Back in June, I reported for PJ Media that British biotech firm Oxitec had secured the approval of the U.S. Environmental Protection Agency (EPA) to release 2.4 million genetically modified “designer” mosquitoes on the unsuspecting residents of Florida and California in a mass experiment.
The populations of Florida and California, of course, did not grant permission to participate in this Public Health™ experiment because no one asked them for their consent. They just did it and that was that. Obviously, this is how sacred Democracy™ works.
“My body, my choice,” am I right? We can expect liberals to be up in arms over this transgression, no doubt. I would hate to believe their most cherished mantra is dependent on partisan politics.
What will the end result of releasing millions of genetically modified mosquitoes into the wild be? No one knows, actually, but we’ll all find out together.
Via NBC News:
The experimental public health effort, which still requires final approval from state regulators, follows the 2021 release of 144,000 genetically modified mosquitoes in the Florida Keys by British biotech firm Oxitec.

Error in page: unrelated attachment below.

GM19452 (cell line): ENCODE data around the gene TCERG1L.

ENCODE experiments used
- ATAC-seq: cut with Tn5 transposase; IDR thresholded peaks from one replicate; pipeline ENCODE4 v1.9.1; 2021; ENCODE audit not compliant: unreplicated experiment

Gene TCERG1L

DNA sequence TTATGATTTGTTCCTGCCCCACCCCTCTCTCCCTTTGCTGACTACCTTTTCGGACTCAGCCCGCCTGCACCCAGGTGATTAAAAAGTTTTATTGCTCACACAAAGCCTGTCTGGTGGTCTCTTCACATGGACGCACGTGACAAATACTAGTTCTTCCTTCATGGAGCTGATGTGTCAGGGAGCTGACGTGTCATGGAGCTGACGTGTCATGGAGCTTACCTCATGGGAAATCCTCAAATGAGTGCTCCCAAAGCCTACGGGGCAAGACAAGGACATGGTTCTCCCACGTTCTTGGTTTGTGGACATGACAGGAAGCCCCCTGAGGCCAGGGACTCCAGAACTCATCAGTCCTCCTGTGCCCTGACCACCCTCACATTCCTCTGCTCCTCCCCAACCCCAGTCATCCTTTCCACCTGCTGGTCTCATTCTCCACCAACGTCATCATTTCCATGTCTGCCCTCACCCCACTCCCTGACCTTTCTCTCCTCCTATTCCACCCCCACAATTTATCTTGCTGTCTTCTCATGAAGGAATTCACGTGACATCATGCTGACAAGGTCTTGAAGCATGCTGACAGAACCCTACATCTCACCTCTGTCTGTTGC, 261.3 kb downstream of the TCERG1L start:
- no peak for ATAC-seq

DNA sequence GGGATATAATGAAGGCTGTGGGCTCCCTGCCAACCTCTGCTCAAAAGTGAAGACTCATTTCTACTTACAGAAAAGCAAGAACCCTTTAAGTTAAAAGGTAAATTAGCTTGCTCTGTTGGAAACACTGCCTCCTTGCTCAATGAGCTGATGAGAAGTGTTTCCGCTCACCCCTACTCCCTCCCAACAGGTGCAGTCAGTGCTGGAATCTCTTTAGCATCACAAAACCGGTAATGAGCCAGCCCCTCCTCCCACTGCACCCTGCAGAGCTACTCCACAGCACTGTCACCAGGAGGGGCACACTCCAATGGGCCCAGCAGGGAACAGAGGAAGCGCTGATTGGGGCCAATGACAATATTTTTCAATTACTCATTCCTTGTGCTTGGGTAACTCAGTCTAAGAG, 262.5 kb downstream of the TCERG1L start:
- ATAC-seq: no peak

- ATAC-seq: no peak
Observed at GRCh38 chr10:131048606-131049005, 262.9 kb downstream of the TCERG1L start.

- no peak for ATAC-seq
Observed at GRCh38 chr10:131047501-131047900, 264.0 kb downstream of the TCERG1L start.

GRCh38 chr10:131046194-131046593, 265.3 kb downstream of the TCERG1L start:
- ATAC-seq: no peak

Oxitec said its genetically modified male, and thus non-biting, mosquitoes “find and mate with invasive female Aedes aegypti mosquitoes, mediating a reduction of the target population as the female offspring of these encounters cannot survive,” thus reducing the overall population…
Oxitec’s mosquito release — which the EPA calls an “experimental pesticide product” — can take place in a 34,760-acre area across the two states between now and April 30, 2024, when the experiment ends.
At the same time, with the purported goal of eliminating malaria, The Science™ has shown proof of concept for using mosquitoes to circulate genetically modified versions of the parasite that causes malaria, Plasmodium falciparum, so as to vaccinate the public against malaria.
Researchers genetically modified Plasmodium falciparum by removing a set of genes from the parasite that causes the illness, thereby creating a relatively “minor” malaria infection, and then siccing infected mosquitoes (also genetically modified) on human test subjects to gauge the immune response.
Via Science Translation Medicine (emphasis added):